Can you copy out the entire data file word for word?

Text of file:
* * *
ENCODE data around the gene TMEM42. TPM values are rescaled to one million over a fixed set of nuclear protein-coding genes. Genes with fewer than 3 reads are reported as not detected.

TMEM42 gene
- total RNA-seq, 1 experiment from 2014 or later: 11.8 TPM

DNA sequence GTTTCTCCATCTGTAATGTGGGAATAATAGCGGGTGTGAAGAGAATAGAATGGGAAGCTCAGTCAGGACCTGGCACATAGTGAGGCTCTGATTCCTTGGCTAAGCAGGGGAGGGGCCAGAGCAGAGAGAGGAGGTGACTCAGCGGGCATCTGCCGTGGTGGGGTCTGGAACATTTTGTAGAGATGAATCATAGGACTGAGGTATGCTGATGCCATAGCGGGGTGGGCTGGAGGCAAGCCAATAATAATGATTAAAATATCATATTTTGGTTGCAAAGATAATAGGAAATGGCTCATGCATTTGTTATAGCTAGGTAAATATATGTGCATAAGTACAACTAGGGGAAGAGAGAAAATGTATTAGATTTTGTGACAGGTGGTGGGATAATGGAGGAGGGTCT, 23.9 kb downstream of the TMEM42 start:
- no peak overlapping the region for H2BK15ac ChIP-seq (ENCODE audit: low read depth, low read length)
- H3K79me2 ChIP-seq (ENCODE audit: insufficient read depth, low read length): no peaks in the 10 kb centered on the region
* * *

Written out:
ENCODE data around the gene TMEM42. TPM values are rescaled to one million over a fixed set of nuclear protein-coding genes. Genes with fewer than 3 reads are reported as not detected.

TMEM42 gene
- total RNA-seq, 1 experiment from 2014 or later: 11.8 TPM

DNA sequence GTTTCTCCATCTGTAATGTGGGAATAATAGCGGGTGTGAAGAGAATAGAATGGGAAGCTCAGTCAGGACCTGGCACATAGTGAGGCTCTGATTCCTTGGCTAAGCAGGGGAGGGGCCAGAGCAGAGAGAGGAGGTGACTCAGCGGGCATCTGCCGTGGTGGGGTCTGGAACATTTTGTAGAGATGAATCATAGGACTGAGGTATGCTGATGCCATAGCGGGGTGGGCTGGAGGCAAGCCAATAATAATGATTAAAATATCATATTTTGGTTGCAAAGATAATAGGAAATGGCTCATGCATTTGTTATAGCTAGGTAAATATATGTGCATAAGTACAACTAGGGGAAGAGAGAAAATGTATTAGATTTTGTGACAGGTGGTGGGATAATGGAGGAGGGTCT, 23.9 kb downstream of the TMEM42 start:
- no peak overlapping the region for H2BK15ac ChIP-seq (ENCODE audit: low read depth, low read length)
- H3K79me2 ChIP-seq (ENCODE audit: insufficient read depth, low read length): no peaks in the 10 kb centered on the region